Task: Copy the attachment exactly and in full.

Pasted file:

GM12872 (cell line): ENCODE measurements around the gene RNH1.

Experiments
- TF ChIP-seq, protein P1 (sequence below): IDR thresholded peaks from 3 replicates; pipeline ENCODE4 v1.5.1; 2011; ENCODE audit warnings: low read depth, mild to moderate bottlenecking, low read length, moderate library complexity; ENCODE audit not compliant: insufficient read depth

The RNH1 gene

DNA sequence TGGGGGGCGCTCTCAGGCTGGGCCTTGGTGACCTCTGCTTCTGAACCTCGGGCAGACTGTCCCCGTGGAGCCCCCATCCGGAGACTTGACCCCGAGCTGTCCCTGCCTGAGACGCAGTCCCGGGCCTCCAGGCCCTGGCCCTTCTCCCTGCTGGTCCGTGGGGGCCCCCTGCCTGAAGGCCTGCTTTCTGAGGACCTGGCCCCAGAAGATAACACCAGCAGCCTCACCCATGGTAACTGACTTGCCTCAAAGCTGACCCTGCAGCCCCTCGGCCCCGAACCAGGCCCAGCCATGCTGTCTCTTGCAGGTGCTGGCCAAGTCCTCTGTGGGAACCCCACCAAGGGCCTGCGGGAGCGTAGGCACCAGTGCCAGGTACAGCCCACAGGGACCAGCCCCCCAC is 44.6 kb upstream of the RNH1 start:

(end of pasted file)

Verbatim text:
GM12872 (cell line): ENCODE measurements around the gene RNH1.

Experiments
- TF ChIP-seq, protein P1 (sequence below): IDR thresholded peaks from 3 replicates; pipeline ENCODE4 v1.5.1; 2011; ENCODE audit warnings: low read depth, mild to moderate bottlenecking, low read length, moderate library complexity; ENCODE audit not compliant: insufficient read depth

The RNH1 gene

DNA sequence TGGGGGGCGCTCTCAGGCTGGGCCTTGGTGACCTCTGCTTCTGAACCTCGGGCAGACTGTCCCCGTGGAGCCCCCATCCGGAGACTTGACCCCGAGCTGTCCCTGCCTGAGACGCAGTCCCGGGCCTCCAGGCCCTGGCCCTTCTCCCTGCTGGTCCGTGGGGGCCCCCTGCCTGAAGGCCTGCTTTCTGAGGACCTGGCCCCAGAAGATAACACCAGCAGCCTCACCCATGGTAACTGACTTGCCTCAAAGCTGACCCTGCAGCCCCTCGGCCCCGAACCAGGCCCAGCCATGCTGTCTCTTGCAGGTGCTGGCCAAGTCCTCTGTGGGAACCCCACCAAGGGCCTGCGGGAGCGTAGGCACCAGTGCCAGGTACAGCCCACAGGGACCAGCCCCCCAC is 44.6 kb upstream of the RNH1 start: